01 February 2009

Episode 1, in which social services are not a zero-sum game

A couple of recent posts elsewhere (stemming from timely headlines in the "real" media) remind me of what happens when society assumes that access to social services is a privilege, and not a right.  Health insurance, politics, and the free market do not mix-- they're like oil, water, and, uh... rock?

Look, there's always going to be somebody deciding what procedures are provided to which people.  This will involve politics to some extent.  But, ya know', it'd be cool if doctors had some say.

Anyhow, exhibit A:
Folks over at Feministe were discussing birth certificates for transsexual people.  In the comments, someone (lets call him piny) pointed out that the cost of transsexual-related medicine (I hate that way of putting it, because it relegates some medical procedures to queer world, while normalizing others) should be irrelevant to whether insurers actually pay for it.  And he's right, of course.  Insurers have made the same arguments with regard to mental health and autism, although recent legislation has gotten insured people closer to parity in coverage for mental illness.

Anyhow, lots of nastiness occurs when we suddenly decide that it's too expensive to care for some things.  In the case of hormone replacement therapy for trans people, there's a nifty, unregulated black market (which isn't a completely bad thing, but could be better), and a handful of doctors that cater to affluent clients (who, surprisingly enough, will do what ever it takes to get healthcare, and actually have the means to do so).  Certainly, there is a middle ground of affordable, competent providers, but they're thin on the ground.  Without health insurance coverage, they likely always will be.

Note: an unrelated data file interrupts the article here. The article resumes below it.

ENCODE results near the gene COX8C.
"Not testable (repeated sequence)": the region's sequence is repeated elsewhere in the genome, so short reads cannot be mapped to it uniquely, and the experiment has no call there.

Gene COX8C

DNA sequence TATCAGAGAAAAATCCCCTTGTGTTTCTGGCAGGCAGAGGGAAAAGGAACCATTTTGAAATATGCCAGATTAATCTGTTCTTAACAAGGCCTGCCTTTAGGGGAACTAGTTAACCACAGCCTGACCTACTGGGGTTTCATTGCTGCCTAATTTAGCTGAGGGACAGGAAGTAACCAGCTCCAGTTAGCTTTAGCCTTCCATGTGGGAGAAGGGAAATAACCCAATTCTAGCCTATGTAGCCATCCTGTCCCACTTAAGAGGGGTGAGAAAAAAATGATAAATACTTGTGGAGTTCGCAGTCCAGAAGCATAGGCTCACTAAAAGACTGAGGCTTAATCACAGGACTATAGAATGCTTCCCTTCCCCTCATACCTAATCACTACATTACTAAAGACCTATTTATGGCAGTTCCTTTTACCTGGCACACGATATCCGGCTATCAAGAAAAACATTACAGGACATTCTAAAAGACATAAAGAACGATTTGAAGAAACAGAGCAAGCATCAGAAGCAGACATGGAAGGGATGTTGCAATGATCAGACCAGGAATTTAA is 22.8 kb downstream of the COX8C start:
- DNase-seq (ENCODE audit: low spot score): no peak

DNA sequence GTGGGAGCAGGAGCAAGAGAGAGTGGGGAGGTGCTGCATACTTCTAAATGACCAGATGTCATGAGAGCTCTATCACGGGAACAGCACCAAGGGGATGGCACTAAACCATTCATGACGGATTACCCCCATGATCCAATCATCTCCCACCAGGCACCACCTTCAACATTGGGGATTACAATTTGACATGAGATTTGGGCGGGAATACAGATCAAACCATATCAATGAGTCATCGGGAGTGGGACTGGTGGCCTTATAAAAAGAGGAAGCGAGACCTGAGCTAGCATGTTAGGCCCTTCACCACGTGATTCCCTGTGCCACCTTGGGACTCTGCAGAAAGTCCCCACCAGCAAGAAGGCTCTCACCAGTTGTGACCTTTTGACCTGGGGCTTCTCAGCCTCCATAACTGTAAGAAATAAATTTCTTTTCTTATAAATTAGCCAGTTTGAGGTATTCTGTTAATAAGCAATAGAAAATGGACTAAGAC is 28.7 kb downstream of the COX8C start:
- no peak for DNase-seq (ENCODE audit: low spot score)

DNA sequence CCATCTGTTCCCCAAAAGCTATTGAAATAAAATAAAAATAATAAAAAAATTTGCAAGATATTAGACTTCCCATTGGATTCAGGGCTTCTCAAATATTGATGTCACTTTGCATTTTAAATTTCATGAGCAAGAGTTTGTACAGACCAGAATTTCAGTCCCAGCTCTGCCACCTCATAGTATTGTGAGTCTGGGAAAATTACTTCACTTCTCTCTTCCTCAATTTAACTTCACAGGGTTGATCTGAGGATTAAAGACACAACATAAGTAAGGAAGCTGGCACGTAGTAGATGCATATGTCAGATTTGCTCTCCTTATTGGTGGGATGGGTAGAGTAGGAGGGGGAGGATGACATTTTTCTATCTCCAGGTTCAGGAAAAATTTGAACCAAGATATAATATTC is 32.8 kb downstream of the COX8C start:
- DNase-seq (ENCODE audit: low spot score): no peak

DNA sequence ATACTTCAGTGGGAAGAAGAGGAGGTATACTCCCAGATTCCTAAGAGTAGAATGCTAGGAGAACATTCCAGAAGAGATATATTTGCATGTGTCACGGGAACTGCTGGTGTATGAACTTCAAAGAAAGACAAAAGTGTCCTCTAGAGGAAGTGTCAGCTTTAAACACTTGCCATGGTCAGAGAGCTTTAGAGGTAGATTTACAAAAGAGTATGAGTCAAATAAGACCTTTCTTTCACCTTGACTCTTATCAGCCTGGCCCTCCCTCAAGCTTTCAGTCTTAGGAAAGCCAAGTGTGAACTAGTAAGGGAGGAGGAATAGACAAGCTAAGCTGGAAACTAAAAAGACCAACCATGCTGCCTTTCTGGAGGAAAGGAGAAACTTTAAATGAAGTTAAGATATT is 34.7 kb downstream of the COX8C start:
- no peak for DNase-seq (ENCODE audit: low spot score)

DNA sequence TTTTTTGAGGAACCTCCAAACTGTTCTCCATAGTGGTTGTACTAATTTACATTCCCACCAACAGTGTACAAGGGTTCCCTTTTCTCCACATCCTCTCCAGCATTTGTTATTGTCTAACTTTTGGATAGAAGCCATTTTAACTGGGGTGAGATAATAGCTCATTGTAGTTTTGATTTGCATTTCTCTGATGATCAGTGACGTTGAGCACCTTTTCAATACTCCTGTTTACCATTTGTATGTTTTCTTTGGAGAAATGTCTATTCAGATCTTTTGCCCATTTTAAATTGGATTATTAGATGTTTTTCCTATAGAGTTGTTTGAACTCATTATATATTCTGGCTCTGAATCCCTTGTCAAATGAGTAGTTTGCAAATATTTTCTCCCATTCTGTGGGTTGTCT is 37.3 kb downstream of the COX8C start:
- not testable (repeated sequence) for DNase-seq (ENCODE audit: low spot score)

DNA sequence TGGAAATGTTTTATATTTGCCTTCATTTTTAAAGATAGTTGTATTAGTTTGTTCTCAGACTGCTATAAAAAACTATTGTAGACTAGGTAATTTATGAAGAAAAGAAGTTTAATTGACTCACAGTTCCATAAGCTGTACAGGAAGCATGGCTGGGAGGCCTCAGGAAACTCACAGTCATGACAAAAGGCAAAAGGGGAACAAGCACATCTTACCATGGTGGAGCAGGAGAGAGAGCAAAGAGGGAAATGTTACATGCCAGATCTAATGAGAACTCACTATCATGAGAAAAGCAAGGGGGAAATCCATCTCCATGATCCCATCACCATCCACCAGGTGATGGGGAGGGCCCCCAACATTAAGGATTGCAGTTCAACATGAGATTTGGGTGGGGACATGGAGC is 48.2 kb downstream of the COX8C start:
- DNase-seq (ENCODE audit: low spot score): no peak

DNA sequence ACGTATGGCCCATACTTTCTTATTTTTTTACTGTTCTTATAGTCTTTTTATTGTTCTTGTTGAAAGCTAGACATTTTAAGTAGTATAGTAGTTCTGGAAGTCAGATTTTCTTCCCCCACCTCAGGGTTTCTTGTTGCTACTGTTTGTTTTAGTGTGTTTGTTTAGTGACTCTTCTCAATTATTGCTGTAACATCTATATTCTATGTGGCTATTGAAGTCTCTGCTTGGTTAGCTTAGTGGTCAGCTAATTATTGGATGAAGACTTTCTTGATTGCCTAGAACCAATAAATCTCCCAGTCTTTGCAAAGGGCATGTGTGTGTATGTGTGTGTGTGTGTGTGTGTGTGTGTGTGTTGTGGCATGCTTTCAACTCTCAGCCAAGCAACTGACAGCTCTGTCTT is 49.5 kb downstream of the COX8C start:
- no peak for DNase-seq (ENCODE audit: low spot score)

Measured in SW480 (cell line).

This brings me to my thoughts on abortion and charity.  Between politics and insurance, reproductive medicine isn't as accessible as it should be-- not unlike medical care for trans people.  Faced with medical bills myself, I've always wondered about holding a telethon.  Unfortunately, charity does come close to being a zero-sum game.  There's only so much money out there, and where does it go?  Probably not to my hypothetical charity, Kunts4Kids* (which provides access to healthcare for young transwomen).  Or to the equally alliterative and illusional Abortions4Adolescents.  My guess is that the Nancy Reagan telethon for children with terminal cuteness would rake in a lot more money.

Sure, I want to cure terminal cuteness, and every other social acceptable disease.  But this zero-sum crap puts me in the uncomfortable business of arguing that you should give money to my charities, as opposed to other ones.  Salvation Army, anyone?  It's not that I don't want to see a range of charities flourish... it's just that photo-opishness can actually hurt the least-privileged, because non-inclusive charities facilitate the illusion that everyone's being served.

Of course, a lot of the arguments about what health care we can afford are red herrings.  As piny alludes to, if you really think something is necessary health care, you fund it.  We wouldn't let insurers off the hook for cancer treatments (or boner pills, for that matter).  So why would we for trans medicine, reproductive healthcare, autism or anything else?  Ultimately, it depends on what the definition of "we" is.

Which brings me to exhibit B: Washington state's proposed delayed of domestic partner benefits due to budgetary restraints.  Really?  So are "we" citizens of Washington, or not?

* Of course, I'm making a joke here, lest you think I'm trying to promote the idea that gender transition is all about genitals.

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